It is not the salaries of Apple Store Geniuses that is baked into each iPad. To target those customers who are willing to stand in line and hand over $499 to $799, Apple has to hire the Geniuses. The  experience is part of the product. Apple is willing to pay higher wages the Geniuses demand because, one they cannot deliver the same customer experience with someone willing to take lower wages and two it can still make profit at these wages.

Prices are not people. People costs do not determine prices.

Hope you are not taking economic insights or worse pricing advice from such articles.

Other readings:

  1. If you think organic produce is priced higher because of costs
  2. Why is iPad 3G priced $129 more than Wifi but Kindle 3G is only priced $50 more
  3. What is the difference between Apple and a drycleaner? (password: iPad2)

Dropped Mobile Profits

There is a price war starting now in the prepaid mobile sector. MetroPCS wants to attract new customers (and keep its current customers) by paying all their taxes and fees, which amounts to a price cut of $10.  Technically the list prices remain the same but instead of the customers paying all the taxes and fees, MetroPCS picks it up. Since the 6.6 million MetroPCS customers are not under any contract, all of them can get this  $ 10 price cut – a profit loss of $66 million a month!

MetroPCS said that they will make up for the lost profit through increased addition and retention. But the stock market is not buying that argument. To compensate for $66 million lost profit MetroPCS must add, at least, a total of  1.65 million new subscribers (assuming a generous profit per customer of $40). That is 25% of its current subscriber base just to get back to where it was before the price cut.

MetroPCS has a churn rate of 1.77% per month (percentage of subscribers who quit). Even if it acquires additional 1.65 million subscribers, it has to find 144,000 new subscribers every month, unless it reduced the churn rate. The lowest churn rate in the industry is 1.1% but that is for subscribers under contract. Prepaid customers are by definition susceptible to high churn.

Other prepaid players like Boost and Leap are not going to stand still. MetroPCS said it wants to be the low price leader but tha is possible only of other prepaid operators cannot match the price cut. Since the marginal cost to serve one single customer is  $0 and all the investments in the infrastructure are sunk, no one player can claim price leadership. If Boost and Leap match the price cuts, MetroPCS will simply end up with lower profits despite gaining some customers.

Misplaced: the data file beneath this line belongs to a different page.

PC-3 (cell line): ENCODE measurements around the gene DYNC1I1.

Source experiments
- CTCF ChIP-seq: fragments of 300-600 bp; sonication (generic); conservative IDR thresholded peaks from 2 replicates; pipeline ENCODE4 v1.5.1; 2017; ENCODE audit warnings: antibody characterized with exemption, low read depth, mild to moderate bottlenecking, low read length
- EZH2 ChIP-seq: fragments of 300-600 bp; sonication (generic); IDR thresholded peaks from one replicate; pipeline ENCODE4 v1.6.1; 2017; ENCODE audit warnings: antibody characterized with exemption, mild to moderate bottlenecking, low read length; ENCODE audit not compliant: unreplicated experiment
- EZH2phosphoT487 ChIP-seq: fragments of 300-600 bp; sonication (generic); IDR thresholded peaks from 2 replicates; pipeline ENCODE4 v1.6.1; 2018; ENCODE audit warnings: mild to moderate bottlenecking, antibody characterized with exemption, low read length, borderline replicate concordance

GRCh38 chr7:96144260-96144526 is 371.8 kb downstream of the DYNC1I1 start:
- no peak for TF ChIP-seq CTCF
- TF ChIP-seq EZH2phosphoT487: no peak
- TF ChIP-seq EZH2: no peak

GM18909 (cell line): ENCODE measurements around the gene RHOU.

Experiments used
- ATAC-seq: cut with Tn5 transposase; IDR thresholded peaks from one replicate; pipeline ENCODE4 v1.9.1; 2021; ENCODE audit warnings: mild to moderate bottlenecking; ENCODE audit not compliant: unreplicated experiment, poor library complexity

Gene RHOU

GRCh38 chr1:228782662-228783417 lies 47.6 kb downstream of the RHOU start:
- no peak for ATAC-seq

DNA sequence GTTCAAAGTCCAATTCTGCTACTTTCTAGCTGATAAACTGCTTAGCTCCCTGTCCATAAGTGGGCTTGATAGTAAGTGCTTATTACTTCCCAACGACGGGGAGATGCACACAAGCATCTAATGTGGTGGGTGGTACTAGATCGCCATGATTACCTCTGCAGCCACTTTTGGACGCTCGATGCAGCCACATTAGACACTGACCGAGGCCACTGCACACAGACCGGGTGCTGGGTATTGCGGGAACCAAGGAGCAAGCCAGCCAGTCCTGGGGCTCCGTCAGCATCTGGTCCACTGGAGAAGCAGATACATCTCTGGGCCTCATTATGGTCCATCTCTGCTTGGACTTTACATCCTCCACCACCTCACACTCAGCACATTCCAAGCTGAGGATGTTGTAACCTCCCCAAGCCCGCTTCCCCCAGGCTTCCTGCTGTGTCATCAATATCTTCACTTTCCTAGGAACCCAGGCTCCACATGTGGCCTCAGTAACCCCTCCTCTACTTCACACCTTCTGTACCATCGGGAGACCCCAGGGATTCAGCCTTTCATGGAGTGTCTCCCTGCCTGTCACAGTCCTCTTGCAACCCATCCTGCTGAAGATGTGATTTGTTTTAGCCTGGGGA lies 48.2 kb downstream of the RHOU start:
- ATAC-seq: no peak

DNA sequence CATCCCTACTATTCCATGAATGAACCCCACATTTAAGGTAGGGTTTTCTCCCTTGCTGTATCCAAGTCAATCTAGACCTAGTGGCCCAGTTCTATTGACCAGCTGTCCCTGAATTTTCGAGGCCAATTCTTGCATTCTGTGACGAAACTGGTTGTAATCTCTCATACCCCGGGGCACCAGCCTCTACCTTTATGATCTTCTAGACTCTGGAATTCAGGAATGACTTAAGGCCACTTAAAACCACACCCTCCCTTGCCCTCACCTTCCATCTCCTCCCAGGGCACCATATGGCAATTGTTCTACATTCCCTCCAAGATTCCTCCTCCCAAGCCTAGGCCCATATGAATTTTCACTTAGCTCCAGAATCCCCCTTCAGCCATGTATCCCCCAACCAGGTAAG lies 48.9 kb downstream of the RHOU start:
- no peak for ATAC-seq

It is not a surprise that the stock market is feeling less positive about all the prepaid operators. War results in destruction and casualties and price war leads to value destruction.

Anyone can calculate what a cost is, but no one knows what a cost ought to be

This is a direct quote from Henry Ford’s, My Life and Work (now out of copyright). This shows his  remarkable thought process on marketing and price based costing. You do not determine what your costs are and then determine the price (like tacking on a margin). You find what the market will buy at different price points and produce the units at costs that are profitable. (See also: Number one pricing question to ask)

Our policy is to reduce the price, extend the operations, and improve
the article. You will notice that the reduction of price comes first. We
have never considered any costs as fixed. Therefore we first reduce the
price to a point where we believe more sales will result. Then we go
ahead and try to make the price.

We do not bother about the costs. The
new price forces the costs down. The more usual way is to take the costs
and then determine the price, and although that method may be scientific
in the narrow sense, it is not scientific in the broad sense, because
what earthly use is it to know the cost if it tells you you cannot manufacture at a price at which the article can be sold?

But  more to thepoint is the fact that, although one may calculate what a cost is, and of course all of our costs are carefully calculated, no one knows what a cost ought to be. One of the ways of discovering what a cost ought to be is to name a price so low as to force everybody in the place to the
highest point of efficiency.

The low price makes everybody dig for profits. We make more discoveries concerning manufacturing and selling under this forced method than by any method of leisurely investigation.

Behind Crest White Strips Multi-Version Strategy

P&G practically created the teeth whitening white Strips category. Introduced under the powerful Crest brand it helped create new revenue stream  after all  it is not easy to grow 10% YoY when each brand bring in $1 billion revenue. The part that interests and impresses me the most is their multi-version pricing for the White Strips category. While I expressed concern about P&G’s other brand Downy’s horizontal product line extensions, Crest White Strips serve as an example of effective pricing  strategy, tactics and execution.